He said in a statement: “It is for the PM to make a judgement on whether actions by a Minister amount to a breach of the Ministerial Code.
“But I feel that it is right that I should now resign from my position as the Prime Minister’s independent adviser on the Code.”
As the civil service was thrown into uproar Chairman of the Committee on Standards in Public Life Lord Evans of Weardale said his committee would look “urgently” at what had happened as part of its review of the ministerial code following Sir Alex’s resignation.
Home Office permanent secretary Matthew Rycroft said the report made “difficult reading” but added the relationship between officials and ministers had “improved considerably.”
Former Treasury official Nick Macpherson piled into the fray, saying “bullying at work is never justified” following the revelations Ms Patel was let off because it was “unintentional”.
He added: “Things have to be very bad indeed for a Cabinet Office enquiry to find fault in a minister -the system is rigged to conclude the contrary.”
The row over Ms Patel exploded in February after top civil servant at the Home Office Sir Philip Rutnam quit, saying Ms Patel mistreated staff by swearing and shouting – claims she has always denied.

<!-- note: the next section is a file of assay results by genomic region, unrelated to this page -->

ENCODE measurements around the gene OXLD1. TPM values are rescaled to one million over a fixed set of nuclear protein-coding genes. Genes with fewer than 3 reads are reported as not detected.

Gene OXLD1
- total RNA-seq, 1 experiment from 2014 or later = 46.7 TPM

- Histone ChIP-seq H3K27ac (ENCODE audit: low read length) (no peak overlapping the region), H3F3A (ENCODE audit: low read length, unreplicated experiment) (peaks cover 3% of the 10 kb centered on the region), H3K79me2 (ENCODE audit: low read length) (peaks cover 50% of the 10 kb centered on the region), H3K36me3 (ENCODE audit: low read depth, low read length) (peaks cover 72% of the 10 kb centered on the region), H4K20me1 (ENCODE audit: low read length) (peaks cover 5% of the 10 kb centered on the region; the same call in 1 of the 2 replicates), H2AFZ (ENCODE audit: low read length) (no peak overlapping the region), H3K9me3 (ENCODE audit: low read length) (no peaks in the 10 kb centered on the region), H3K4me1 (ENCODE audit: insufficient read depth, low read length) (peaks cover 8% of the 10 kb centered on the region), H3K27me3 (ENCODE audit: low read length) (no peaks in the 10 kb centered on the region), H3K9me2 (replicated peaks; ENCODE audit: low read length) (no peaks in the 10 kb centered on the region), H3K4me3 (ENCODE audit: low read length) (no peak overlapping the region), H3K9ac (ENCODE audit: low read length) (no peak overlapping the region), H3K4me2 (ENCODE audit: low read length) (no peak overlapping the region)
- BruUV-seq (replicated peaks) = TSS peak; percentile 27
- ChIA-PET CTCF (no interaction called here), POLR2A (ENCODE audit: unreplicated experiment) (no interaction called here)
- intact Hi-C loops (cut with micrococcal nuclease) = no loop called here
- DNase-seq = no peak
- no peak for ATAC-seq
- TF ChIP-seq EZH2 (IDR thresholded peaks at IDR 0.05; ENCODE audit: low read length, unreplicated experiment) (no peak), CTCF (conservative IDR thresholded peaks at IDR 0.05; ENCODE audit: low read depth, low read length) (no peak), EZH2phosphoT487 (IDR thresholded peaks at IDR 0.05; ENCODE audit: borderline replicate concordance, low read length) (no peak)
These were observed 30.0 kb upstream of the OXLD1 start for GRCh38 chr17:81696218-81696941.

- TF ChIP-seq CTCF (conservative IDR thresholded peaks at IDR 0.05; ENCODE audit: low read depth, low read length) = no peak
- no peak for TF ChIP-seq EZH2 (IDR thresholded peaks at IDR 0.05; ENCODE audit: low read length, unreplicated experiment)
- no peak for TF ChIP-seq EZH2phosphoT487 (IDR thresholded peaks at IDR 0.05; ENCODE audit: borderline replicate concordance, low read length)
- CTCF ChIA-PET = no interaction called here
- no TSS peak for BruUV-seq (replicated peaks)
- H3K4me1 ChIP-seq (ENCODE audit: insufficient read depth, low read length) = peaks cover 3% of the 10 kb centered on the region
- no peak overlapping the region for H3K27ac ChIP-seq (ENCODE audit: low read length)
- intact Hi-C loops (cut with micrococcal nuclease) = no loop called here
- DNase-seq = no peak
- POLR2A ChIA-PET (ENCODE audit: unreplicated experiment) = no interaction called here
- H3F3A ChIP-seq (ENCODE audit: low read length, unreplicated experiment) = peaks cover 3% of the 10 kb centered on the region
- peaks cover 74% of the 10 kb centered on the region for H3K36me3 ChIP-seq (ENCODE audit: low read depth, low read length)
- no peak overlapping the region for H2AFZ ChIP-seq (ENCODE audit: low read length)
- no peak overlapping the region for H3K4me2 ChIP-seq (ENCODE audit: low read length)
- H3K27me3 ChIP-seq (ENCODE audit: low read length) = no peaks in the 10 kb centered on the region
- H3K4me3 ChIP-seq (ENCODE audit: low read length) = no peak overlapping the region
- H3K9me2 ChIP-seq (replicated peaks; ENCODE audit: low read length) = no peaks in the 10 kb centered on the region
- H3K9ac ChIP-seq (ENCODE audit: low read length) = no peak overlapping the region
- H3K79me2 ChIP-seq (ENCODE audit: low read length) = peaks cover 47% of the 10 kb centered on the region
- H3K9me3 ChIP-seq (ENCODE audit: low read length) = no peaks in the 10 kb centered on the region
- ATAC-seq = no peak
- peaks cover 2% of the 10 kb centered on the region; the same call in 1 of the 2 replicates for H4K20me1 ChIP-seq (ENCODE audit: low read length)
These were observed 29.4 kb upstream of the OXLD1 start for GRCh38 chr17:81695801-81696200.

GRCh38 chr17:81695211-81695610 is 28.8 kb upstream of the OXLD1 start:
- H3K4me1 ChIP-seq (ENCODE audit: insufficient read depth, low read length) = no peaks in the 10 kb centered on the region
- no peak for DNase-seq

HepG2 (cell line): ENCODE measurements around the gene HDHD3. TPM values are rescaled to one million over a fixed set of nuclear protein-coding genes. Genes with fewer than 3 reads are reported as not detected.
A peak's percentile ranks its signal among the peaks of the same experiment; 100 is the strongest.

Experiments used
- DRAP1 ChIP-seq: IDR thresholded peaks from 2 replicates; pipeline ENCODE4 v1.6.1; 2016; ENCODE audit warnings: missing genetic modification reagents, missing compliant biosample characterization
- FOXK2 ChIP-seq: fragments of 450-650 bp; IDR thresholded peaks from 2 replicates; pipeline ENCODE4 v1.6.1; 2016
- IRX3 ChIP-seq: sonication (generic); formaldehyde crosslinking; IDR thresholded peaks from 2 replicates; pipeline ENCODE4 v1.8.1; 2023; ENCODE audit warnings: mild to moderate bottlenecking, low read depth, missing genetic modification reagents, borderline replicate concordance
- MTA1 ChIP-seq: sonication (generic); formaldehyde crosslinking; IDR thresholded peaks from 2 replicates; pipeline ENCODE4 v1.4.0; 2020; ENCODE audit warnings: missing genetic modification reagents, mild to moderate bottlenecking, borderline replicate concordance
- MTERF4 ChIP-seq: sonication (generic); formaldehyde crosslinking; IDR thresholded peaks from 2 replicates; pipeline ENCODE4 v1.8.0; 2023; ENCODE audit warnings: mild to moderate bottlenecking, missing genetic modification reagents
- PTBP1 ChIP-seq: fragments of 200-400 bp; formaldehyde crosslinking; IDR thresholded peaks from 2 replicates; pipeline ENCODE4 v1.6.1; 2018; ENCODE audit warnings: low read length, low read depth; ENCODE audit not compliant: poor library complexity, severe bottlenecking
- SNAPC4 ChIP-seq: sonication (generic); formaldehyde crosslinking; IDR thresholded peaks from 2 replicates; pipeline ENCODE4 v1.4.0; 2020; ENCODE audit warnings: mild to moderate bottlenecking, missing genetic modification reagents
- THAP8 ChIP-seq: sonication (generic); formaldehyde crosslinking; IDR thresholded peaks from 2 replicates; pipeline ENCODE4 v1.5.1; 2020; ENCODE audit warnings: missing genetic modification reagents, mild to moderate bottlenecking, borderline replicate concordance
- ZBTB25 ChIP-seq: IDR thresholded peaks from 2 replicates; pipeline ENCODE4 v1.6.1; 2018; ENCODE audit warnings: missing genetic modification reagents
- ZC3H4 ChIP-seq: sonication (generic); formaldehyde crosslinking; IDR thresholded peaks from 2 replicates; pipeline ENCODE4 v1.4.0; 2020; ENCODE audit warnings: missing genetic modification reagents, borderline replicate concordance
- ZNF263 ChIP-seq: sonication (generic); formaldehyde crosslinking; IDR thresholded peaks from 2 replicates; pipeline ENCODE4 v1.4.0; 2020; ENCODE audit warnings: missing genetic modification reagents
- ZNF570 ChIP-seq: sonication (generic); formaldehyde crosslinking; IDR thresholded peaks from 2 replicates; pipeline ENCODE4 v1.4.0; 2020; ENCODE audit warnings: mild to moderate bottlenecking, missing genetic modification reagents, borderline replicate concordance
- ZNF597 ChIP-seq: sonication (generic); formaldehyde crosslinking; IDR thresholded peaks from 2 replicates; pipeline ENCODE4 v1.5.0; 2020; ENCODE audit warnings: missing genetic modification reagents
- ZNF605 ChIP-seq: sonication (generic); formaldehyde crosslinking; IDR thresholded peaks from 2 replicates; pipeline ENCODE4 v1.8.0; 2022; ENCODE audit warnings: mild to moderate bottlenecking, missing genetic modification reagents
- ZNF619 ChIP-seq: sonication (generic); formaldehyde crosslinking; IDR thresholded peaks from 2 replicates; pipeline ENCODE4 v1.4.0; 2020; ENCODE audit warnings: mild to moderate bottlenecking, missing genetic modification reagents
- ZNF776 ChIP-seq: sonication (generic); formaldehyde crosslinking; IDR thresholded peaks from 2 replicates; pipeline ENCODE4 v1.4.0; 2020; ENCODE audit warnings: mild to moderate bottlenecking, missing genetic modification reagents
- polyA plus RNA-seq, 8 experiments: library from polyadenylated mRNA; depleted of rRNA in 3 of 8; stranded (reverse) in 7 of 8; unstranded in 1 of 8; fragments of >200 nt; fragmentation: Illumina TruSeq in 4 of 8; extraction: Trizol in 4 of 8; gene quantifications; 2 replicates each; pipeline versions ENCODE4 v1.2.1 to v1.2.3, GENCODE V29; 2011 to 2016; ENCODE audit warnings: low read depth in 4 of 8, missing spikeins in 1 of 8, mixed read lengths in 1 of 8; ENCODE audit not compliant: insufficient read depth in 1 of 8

Sir Philip claimed he was subject to a “vicious” campaign against him.
A spokesperson for No10 said this lunchtime: “The PM is reassured the Home Secretary is sorry for inadvertently upsetting those with whom she was working with but ultimately as the arbiter of the ministerial code, weighing up all the factors, the PM doesn’t believe there is a breach.”
‘FORM A SQUARE’
Tory MP Andrea Leadsom, the former Business Secretary, rushed to the Home Secretary’s side, saying: “I have known @pritipatel for many years as a friend and colleague.
“Yes, she’s strong and forthright in her views which is one of her great assets.
Ms Leadsom added: “I have never seen her bully anyone. She is also empathetic and incredibly kind.”
Ex-Tory leader Sir Iain Duncan Smith leapt to Ms Patel’s defence, saying she “is strong willed and determined to get the job done.”
The grandee added: “There is a history of poor civil service leadership at the Home Office and the report is critical of that.
“She is no bully but a good minister.”
Labour leader Sir Keir Starmer demanded the PM force Ms Patel out of Cabinet, accusing him of playing favourites.
He said: “Yet again, the Prime Minister has been found wanting when his leadership has been tested. If I were Prime Minister, the Home Secretary would have been removed from her job.
“It is hard to imagine another workplace in the UK where this behaviour would be condoned by those at the top.
“The Government should be setting an example. Instead, it is one rule for Boris Johnson and his friends, another for everyone else.”
Continuing on Twitter, Sir Keir stormed: “The Prime Minister has previously said he ‘loathes bullying’.
“Yet when one of his own ministers is found to have bullied their staff he ignores the damning report sat on his desk and instead protects them.”